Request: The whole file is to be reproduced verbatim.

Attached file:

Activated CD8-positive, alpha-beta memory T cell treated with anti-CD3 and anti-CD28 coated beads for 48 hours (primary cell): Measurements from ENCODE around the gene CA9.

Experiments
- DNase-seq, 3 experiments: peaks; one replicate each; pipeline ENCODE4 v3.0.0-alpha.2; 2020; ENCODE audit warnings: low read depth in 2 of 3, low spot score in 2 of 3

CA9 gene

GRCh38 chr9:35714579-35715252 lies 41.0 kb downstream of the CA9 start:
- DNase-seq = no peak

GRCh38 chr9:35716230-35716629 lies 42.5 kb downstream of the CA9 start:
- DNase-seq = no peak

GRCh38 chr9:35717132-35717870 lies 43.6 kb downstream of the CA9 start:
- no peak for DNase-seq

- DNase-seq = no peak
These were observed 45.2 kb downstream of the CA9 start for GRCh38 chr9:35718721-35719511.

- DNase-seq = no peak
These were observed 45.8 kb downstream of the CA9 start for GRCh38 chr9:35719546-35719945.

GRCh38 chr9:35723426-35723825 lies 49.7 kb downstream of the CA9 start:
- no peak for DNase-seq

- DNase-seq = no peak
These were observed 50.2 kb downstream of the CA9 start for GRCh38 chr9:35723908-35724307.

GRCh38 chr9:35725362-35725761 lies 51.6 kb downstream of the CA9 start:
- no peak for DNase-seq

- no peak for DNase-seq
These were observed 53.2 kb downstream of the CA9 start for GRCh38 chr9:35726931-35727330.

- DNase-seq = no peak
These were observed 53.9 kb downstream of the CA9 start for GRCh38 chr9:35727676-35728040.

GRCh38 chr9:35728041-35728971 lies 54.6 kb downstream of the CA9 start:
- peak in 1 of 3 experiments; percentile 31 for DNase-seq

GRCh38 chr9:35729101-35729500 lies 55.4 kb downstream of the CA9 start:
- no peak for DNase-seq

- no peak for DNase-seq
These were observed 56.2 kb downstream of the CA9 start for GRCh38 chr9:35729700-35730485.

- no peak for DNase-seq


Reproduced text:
Activated CD8-positive, alpha-beta memory T cell treated with anti-CD3 and anti-CD28 coated beads for 48 hours (primary cell): Measurements from ENCODE around the gene CA9.

Experiments
- DNase-seq, 3 experiments: peaks; one replicate each; pipeline ENCODE4 v3.0.0-alpha.2; 2020; ENCODE audit warnings: low read depth in 2 of 3, low spot score in 2 of 3

CA9 gene

GRCh38 chr9:35714579-35715252 lies 41.0 kb downstream of the CA9 start:
- DNase-seq = no peak

GRCh38 chr9:35716230-35716629 lies 42.5 kb downstream of the CA9 start:
- DNase-seq = no peak

GRCh38 chr9:35717132-35717870 lies 43.6 kb downstream of the CA9 start:
- no peak for DNase-seq

- DNase-seq = no peak
These were observed 45.2 kb downstream of the CA9 start for GRCh38 chr9:35718721-35719511.

- DNase-seq = no peak
These were observed 45.8 kb downstream of the CA9 start for GRCh38 chr9:35719546-35719945.

GRCh38 chr9:35723426-35723825 lies 49.7 kb downstream of the CA9 start:
- no peak for DNase-seq

- DNase-seq = no peak
These were observed 50.2 kb downstream of the CA9 start for GRCh38 chr9:35723908-35724307.

GRCh38 chr9:35725362-35725761 lies 51.6 kb downstream of the CA9 start:
- no peak for DNase-seq

- no peak for DNase-seq
These were observed 53.2 kb downstream of the CA9 start for GRCh38 chr9:35726931-35727330.

- DNase-seq = no peak
These were observed 53.9 kb downstream of the CA9 start for GRCh38 chr9:35727676-35728040.

GRCh38 chr9:35728041-35728971 lies 54.6 kb downstream of the CA9 start:
- peak in 1 of 3 experiments; percentile 31 for DNase-seq

GRCh38 chr9:35729101-35729500 lies 55.4 kb downstream of the CA9 start:
- no peak for DNase-seq

- no peak for DNase-seq
These were observed 56.2 kb downstream of the CA9 start for GRCh38 chr9:35729700-35730485.

- no peak for DNase-seq